Mediating Your Case
Through mediation, you and an opposing party can make a valid and binding agreement about all aspects of our pending cased. In mediation, a neutral third party, called a “mediator,” meets with you and the opposing party and helps you two come to an agreement on how a pending legal matter will end. You and the opposing party, not lawyers or a court, make the decisions. The goal of mediation is to have you and the opposing party focus on your post-lawsuit lives, that is, reaching an agreement that will enable you both to go on with your lives after the pending litigation. Mediation is a multi-step process, which involves the:
- Introductory stage, where the mediator explains the mediation process.
- Identification of issues that need to be resolved.
- Discussion and negotiation of the issues, with the idea being that you and the adverse party will discuss openly what you need and what you think is fair
- Reaching of an initial agreement
- Drafting and approving a final agreement
In addition, mediation is confidential, that is, anything said during your meetings can’t be used against you later.
What Does the Mediator Do?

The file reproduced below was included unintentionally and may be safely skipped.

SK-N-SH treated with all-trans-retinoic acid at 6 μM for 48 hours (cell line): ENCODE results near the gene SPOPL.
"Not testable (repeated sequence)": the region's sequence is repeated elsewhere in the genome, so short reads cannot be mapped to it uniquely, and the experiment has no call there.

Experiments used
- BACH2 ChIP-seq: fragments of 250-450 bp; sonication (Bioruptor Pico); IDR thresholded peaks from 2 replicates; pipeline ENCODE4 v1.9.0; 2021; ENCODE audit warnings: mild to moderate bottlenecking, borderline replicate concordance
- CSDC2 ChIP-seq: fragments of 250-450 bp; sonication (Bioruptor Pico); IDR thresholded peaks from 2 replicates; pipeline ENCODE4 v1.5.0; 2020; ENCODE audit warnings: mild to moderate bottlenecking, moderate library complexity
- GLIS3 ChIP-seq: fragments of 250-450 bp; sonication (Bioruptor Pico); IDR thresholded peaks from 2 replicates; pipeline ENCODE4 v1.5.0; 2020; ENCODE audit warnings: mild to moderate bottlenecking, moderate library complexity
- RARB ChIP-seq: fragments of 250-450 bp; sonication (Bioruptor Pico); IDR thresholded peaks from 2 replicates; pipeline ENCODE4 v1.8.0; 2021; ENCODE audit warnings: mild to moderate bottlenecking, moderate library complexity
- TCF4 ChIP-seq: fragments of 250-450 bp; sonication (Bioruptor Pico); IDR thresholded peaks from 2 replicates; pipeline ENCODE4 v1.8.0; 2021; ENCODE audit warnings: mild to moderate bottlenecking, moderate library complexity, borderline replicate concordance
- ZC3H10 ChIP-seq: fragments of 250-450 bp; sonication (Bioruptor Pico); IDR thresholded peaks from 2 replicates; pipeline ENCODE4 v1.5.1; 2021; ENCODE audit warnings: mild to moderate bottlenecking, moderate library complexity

The mediator’s job is to help you and the opposing party come to an agreement. The mediator must remain neutral, that is, he or she can’t give either one of you any legal advice or defend one party’s interests or concerns over the other’s. Some mediators are very active in proposing alternatives for the parties’ consideration; others take a more passive role, allowing the parties to propose solutions and then questioning them about their feasibility.
When a tentative or initial agreement is made, it’s the mediator’s job to make sure that you and the opposing party have fully explored the options, that you understand the consequences of the options, and that you’re both satisfied with the agreement. Then, the mediator will draft the final agreement, making sure that its language is clear and that it accurately reflects the end result of the negotiations undertaken.
DISCLAIMER: This site and any information contained herein are intended for informational purposes only and should not be construed as legal advice. Seek competent legal counsel for advice on any legal matter.